Rising temperatures will put intense pressure on crops and already scarce water resources, potentially increasing migration and the risk of conflict. Climate change is a threat multiplier here – and elsewhere.

Eastern Europe and Central Asia

In Eastern Europe and Central Asia, the report shows how the impact of climate change will vary region to region. Melting glaciers and warming temperatures will shift the growing season and the flow of glacier-fed rivers further into spring in Central Asia, while in the Balkans in Eastern Europe, worsening drought conditions will put crops at risk.

Rising temperatures also increase the thawing of permafrost, which releases methane, a potent greenhouse gas many times more powerful than carbon dioxide at trapping heat. By mid-century, if temperatures continue to rise, the release of methane from thawing permafrost is likely to increase 20 to 30 percent in Russia, creating a feedback loop that will drive climate change.

Working to Lower the Risk

 “The good news is that there is a growing consensus on what it will take to make changes to the unsustainable path we are currently on,” President Kim said. “Action on climate change does not have to come at the expense of economic growth.”

At the World Bank, we are investing in energy efficiency and renewable energy to help countries lower their emissions while growing their economies, and in clean transportation that can put fast-growing cities onto more sustainable growth paths.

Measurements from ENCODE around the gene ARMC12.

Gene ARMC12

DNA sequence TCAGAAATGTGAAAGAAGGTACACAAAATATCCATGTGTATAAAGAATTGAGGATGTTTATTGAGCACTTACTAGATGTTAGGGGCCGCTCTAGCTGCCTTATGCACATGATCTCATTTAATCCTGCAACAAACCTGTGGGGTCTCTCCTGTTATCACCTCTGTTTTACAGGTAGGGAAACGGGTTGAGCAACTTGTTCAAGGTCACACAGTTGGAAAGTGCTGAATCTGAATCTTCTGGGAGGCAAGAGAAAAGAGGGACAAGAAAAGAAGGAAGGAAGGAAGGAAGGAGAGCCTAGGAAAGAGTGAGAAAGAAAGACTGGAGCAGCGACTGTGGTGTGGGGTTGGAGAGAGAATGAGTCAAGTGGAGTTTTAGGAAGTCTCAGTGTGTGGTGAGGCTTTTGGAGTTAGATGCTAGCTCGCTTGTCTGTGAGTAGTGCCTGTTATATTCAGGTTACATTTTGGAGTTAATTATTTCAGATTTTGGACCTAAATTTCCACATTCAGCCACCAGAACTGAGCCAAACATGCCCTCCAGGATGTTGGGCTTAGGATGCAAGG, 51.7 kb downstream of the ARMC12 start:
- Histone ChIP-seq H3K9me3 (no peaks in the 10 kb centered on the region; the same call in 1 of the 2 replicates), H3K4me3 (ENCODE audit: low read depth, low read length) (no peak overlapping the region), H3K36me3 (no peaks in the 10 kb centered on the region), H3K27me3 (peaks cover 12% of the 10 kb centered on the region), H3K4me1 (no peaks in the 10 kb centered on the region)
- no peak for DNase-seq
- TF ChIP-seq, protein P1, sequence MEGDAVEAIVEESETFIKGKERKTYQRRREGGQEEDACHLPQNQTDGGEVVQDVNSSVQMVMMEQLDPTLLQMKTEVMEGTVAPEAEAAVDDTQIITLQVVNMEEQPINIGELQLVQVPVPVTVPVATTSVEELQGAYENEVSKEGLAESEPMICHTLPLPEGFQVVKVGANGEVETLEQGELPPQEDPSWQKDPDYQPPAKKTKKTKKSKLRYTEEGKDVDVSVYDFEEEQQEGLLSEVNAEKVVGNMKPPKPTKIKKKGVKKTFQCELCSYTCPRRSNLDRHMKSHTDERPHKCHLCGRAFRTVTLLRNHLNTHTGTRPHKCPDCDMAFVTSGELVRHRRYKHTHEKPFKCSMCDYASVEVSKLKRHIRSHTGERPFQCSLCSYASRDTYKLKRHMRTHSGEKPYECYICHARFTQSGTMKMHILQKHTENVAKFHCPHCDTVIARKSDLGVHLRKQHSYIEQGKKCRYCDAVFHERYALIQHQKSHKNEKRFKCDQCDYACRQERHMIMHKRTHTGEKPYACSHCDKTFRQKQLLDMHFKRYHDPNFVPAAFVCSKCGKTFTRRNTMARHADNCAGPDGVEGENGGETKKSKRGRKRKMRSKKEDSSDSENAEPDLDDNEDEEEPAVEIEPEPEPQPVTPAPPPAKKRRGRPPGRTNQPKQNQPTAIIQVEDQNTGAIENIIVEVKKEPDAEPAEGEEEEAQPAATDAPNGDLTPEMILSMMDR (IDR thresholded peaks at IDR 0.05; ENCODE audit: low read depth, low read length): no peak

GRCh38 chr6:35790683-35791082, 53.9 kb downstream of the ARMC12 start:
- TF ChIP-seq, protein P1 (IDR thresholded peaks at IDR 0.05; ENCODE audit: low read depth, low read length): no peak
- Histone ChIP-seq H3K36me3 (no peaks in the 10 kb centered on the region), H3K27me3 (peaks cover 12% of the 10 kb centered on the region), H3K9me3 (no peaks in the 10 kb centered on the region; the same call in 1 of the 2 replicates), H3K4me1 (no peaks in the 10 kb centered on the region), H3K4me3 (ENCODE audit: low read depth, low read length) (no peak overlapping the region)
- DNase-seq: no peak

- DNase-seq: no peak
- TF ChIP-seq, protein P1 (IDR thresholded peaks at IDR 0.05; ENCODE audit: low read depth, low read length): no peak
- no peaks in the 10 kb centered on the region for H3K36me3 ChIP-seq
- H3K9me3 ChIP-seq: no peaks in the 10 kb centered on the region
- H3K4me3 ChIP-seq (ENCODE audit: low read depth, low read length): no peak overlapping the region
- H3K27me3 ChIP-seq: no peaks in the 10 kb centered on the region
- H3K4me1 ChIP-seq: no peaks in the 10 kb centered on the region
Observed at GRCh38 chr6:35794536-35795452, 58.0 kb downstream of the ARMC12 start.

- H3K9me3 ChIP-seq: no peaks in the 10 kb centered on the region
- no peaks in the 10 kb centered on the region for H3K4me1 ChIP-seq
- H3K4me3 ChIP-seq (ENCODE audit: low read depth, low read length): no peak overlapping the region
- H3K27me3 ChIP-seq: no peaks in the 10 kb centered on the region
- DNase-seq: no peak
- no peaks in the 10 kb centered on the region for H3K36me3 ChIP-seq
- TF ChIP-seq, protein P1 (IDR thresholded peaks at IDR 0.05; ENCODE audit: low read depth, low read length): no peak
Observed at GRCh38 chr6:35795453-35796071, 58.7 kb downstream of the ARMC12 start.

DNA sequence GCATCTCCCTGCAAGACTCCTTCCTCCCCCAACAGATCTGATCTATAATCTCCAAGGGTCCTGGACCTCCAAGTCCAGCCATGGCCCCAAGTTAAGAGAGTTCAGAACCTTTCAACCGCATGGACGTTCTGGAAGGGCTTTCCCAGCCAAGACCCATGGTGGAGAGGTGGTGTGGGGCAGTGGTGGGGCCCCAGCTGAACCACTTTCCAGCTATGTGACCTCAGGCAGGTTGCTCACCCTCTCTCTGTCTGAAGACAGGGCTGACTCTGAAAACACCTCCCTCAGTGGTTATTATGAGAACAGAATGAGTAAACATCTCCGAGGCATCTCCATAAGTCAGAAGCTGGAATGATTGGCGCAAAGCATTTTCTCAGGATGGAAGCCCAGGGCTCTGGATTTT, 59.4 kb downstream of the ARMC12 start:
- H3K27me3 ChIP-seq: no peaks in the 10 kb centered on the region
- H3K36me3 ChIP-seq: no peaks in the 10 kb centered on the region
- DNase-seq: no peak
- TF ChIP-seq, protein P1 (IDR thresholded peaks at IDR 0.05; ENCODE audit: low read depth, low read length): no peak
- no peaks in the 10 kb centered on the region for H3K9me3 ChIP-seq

We are also working with governments to design policies that support clean growth, including developing efficiency standards, reducing fossil fuel subsidies, and pricing carbon. It’s clear that the public sector cannot solve the climate challenge alone – private investment and smart business choices are crucial, but business leaders tell us they need governments to provide clear, consistent policy direction that reflects the true costs of emissions. We now screen our projects in 77 countries for climate risk and for opportunities for climate action. We are helping countries find opportunities in climate action and developing financial instruments to increase funding that can help them grow clean and build resilience.

“Our response to the challenge of climate change will define the legacy of our generation,” President Kim said. “The stakes have never been higher.”